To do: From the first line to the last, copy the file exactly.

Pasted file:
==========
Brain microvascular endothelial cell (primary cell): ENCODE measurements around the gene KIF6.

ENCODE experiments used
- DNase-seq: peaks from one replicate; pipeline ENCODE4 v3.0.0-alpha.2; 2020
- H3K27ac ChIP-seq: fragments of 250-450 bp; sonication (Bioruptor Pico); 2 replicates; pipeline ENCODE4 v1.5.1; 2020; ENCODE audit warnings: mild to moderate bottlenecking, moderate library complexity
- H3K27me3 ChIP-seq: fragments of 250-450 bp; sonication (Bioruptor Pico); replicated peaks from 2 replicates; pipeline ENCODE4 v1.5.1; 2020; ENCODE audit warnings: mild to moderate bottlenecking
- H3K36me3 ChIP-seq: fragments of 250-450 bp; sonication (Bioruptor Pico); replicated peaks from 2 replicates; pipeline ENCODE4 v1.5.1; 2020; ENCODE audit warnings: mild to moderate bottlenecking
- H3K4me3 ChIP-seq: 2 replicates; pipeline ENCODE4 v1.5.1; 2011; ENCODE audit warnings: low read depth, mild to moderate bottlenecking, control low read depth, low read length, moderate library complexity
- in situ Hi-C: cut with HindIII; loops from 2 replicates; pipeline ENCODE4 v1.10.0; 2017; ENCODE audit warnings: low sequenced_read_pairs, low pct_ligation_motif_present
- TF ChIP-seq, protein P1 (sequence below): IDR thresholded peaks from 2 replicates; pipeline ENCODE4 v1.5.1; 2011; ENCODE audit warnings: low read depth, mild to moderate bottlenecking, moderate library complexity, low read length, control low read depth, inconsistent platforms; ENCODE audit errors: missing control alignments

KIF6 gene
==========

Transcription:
Brain microvascular endothelial cell (primary cell): ENCODE measurements around the gene KIF6.

ENCODE experiments used
- DNase-seq: peaks from one replicate; pipeline ENCODE4 v3.0.0-alpha.2; 2020
- H3K27ac ChIP-seq: fragments of 250-450 bp; sonication (Bioruptor Pico); 2 replicates; pipeline ENCODE4 v1.5.1; 2020; ENCODE audit warnings: mild to moderate bottlenecking, moderate library complexity
- H3K27me3 ChIP-seq: fragments of 250-450 bp; sonication (Bioruptor Pico); replicated peaks from 2 replicates; pipeline ENCODE4 v1.5.1; 2020; ENCODE audit warnings: mild to moderate bottlenecking
- H3K36me3 ChIP-seq: fragments of 250-450 bp; sonication (Bioruptor Pico); replicated peaks from 2 replicates; pipeline ENCODE4 v1.5.1; 2020; ENCODE audit warnings: mild to moderate bottlenecking
- H3K4me3 ChIP-seq: 2 replicates; pipeline ENCODE4 v1.5.1; 2011; ENCODE audit warnings: low read depth, mild to moderate bottlenecking, control low read depth, low read length, moderate library complexity
- in situ Hi-C: cut with HindIII; loops from 2 replicates; pipeline ENCODE4 v1.10.0; 2017; ENCODE audit warnings: low sequenced_read_pairs, low pct_ligation_motif_present
- TF ChIP-seq, protein P1 (sequence below): IDR thresholded peaks from 2 replicates; pipeline ENCODE4 v1.5.1; 2011; ENCODE audit warnings: low read depth, mild to moderate bottlenecking, moderate library complexity, low read length, control low read depth, inconsistent platforms; ENCODE audit errors: missing control alignments

KIF6 gene